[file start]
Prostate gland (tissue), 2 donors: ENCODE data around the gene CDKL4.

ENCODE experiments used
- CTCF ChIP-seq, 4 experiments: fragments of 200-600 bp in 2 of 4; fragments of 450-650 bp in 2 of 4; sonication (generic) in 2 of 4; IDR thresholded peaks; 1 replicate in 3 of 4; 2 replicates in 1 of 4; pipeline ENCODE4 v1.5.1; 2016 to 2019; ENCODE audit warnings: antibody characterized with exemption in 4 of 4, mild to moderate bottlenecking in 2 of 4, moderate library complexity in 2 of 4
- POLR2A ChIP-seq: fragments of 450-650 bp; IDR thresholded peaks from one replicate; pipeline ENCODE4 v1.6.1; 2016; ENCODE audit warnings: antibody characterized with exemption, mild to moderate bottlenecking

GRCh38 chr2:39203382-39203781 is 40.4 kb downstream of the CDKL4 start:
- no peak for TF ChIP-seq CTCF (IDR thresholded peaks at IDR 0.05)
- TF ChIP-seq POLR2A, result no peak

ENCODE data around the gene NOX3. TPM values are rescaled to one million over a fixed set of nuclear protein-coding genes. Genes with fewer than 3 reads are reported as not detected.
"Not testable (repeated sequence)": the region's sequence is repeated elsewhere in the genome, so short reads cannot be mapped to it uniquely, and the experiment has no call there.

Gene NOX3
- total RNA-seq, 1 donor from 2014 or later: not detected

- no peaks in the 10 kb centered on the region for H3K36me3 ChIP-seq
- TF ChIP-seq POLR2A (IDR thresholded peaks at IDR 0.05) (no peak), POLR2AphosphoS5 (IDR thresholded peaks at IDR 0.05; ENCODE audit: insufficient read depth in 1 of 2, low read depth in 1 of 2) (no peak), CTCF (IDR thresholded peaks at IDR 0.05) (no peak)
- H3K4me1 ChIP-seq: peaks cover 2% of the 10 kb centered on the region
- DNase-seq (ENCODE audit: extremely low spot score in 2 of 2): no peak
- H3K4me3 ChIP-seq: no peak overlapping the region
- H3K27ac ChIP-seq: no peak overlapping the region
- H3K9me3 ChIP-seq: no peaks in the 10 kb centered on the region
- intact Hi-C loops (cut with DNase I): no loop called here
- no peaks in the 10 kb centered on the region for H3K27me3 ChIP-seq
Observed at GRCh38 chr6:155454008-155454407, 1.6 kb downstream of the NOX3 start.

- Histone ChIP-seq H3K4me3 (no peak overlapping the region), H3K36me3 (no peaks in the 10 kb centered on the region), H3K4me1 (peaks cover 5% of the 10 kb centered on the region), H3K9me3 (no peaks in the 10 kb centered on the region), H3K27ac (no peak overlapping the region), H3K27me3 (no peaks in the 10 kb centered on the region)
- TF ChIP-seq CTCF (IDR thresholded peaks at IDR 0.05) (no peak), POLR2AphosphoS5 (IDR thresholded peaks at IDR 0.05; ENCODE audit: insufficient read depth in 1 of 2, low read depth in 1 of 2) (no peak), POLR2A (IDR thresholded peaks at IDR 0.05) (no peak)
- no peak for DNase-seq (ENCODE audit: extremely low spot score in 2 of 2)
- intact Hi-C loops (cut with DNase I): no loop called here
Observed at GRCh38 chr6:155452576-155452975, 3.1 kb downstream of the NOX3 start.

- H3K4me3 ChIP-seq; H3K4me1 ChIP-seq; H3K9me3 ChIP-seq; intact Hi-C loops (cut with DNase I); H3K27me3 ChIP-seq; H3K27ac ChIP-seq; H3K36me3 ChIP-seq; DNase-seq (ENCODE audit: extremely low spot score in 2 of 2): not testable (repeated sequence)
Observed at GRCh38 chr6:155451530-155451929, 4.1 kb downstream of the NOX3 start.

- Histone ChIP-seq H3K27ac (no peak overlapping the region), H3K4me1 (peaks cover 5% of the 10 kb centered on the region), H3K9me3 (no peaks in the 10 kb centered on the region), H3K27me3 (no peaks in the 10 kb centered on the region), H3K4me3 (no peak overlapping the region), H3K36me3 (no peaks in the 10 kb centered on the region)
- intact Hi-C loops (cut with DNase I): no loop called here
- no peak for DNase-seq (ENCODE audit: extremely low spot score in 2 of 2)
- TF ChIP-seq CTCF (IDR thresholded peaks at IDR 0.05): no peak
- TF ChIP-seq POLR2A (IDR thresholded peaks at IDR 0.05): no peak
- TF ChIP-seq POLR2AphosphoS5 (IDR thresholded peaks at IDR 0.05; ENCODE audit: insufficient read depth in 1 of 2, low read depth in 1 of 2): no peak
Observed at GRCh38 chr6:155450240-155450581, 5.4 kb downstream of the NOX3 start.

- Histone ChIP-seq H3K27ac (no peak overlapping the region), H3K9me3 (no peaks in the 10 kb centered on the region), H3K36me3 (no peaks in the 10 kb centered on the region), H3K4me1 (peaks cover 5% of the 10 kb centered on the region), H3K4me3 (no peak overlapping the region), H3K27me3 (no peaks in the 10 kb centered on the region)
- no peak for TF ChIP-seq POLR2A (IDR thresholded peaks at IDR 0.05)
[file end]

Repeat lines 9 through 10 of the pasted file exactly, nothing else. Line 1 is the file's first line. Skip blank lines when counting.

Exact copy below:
"Not testable (repeated sequence)": the region's sequence is repeated elsewhere in the genome, so short reads cannot be mapped to it uniquely, and the experiment has no call there.

Gene NOX3